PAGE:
Plus, the art of creating music is one that most definitely requires some serious time in front of a screen. As soon as a recording session is complete it’s straight to the editing board where samples and sound snippets are manipulated using computer programs. The term “bedroom producer” was coined because in the music industry, you can produce music from the comfort of your bedroom using only your laptop. Truth is, you don’t even need an instrument anymore – just a bit of blue light!
Film editing isn’t for the faint of heart. It requires hours and days and weeks and months of relentless viewing, clipping, and rearranging, all in an effort to highlight hilarious punchlines and dramatic monologues.
The job itself could easily engross someone who’s passionate about filmmaking for exorbitant amounts of time and on its own could be enough to cause headaches. Add in those endless nights staring into blue light and the headaches only intensify.
Similar to graphic designers and photographers, choosing a pair of blue light blocking glasses with a minimal tint is essential for film editors who need to see colors clearly. Luckily, Umizato had this in mind. While film editing might give you a headache – your screens shouldn’t.
For teens, juggling high school, extra-curricular activities, and (not to mention) the awkwardness of growing up can be a lot. Top that off with hours of homework done on a computer, socializing through emojis, and spending downtime streaming Netflix, it’s no wonder kids these days are waking up groggy and unrested.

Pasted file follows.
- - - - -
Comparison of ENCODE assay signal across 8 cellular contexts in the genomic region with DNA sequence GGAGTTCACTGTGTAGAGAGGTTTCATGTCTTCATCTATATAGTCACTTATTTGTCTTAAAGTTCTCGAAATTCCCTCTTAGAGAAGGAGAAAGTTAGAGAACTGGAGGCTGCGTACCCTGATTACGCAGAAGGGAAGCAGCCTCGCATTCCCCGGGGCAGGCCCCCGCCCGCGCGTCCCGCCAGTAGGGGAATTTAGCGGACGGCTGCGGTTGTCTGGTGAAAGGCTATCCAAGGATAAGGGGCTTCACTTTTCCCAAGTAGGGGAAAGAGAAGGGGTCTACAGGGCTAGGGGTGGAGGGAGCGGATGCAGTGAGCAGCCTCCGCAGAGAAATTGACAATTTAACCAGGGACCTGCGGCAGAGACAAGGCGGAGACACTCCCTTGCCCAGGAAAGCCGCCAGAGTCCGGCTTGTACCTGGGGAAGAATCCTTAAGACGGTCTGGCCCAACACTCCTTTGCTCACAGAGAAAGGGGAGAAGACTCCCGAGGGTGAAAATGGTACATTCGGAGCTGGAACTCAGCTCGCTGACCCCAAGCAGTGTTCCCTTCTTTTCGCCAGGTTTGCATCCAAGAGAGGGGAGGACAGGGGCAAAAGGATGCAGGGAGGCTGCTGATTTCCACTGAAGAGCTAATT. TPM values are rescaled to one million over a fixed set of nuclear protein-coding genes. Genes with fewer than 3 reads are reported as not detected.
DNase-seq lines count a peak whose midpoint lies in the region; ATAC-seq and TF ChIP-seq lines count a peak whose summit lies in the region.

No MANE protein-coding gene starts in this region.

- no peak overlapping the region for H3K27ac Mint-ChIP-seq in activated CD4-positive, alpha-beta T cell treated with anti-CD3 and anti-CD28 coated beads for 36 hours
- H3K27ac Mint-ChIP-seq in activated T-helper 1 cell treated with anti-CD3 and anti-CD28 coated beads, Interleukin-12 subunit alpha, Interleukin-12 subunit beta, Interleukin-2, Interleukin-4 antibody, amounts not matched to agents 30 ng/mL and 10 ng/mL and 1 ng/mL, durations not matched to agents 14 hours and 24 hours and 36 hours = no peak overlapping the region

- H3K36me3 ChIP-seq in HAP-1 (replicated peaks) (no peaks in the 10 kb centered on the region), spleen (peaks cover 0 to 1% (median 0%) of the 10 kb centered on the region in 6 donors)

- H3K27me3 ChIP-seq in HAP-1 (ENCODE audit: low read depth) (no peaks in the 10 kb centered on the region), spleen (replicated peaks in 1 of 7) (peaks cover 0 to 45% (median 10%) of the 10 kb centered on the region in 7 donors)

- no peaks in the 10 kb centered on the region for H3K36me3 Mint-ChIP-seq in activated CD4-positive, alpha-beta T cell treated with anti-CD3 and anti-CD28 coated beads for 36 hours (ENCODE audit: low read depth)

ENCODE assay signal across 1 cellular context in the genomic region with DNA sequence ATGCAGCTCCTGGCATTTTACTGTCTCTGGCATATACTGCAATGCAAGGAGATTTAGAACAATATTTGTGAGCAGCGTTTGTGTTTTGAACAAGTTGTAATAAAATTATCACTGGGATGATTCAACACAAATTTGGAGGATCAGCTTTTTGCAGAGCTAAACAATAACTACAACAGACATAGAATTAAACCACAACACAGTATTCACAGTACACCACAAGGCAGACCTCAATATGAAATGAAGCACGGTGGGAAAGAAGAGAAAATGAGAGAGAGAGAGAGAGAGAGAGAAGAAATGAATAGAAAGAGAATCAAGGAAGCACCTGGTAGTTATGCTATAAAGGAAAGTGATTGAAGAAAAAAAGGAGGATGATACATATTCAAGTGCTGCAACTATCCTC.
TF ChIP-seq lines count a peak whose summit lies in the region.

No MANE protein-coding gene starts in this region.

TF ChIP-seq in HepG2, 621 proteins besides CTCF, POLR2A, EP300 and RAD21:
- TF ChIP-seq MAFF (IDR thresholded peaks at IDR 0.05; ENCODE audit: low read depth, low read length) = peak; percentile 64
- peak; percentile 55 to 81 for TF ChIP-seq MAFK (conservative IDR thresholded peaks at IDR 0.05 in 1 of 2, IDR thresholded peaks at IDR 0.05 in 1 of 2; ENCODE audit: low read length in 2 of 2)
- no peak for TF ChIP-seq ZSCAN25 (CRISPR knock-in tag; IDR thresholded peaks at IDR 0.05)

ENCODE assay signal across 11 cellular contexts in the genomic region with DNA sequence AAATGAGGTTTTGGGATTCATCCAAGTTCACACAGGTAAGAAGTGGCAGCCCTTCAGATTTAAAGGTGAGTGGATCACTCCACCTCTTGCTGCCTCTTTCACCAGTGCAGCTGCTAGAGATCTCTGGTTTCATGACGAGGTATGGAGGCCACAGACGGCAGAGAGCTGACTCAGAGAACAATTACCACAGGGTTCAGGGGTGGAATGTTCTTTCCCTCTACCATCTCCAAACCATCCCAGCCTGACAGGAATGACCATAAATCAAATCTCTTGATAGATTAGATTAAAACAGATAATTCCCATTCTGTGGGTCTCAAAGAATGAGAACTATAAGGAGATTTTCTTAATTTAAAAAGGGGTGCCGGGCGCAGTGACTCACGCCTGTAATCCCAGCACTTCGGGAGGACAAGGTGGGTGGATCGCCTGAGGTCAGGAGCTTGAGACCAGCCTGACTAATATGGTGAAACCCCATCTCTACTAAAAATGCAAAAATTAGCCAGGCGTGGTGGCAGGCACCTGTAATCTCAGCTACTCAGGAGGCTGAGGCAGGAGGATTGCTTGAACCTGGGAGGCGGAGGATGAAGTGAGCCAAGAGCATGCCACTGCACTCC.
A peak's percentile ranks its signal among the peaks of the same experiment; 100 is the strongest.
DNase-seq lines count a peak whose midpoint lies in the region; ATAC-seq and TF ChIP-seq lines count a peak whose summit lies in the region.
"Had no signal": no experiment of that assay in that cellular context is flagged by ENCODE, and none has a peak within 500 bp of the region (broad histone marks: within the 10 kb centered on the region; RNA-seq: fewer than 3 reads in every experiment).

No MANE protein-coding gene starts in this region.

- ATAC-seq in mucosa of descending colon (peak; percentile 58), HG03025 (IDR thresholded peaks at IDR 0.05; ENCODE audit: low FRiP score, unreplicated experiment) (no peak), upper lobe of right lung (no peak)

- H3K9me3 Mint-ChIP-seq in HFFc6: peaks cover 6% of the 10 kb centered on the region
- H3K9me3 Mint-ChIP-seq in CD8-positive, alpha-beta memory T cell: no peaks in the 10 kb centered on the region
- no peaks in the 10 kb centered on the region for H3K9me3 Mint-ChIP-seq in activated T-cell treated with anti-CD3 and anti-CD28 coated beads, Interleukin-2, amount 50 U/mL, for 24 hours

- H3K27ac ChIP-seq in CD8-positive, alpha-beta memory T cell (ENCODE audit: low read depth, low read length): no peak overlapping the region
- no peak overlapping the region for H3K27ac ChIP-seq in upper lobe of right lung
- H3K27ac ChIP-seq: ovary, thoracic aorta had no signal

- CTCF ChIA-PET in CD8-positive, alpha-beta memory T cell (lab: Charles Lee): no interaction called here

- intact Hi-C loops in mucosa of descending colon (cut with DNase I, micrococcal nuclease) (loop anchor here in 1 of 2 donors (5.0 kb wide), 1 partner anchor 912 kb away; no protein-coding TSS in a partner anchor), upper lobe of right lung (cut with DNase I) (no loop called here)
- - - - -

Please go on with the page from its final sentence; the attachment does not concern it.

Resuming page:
As explained by Dr. Tracey Sletton of Monash University, overexposure to blue light can mess with sleep cycles since it suppresses melatonin. As the unofficial ambassadors of sleep, teens could really use something to help combat blue light and help promote healthy sleep.
So you see, it’s not only extreme gamers and techie-types that can benefit from blue light blocking glasses. We’re all in front of screens way more often than we’d probably like to admit and there are tons of professions, hobbies, and lifestyles that require hours on laptops, phones, and screens. How often does your job or interests put you in front of a screen? Let us know in the comments.
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March 13, 2019
As a photographer, I do not recommend using blue light filter glasses because of the color shift they have which could affect the final outcome of an edited photo. However, I do believe there are computer glasses that don’t have a color shift and that can help. For all other tasks, I definitely wear some and they have helped! A lot of computers and laptops now have a “night” option that changes the color warmth of the screen. Thanks for the article it was very informative!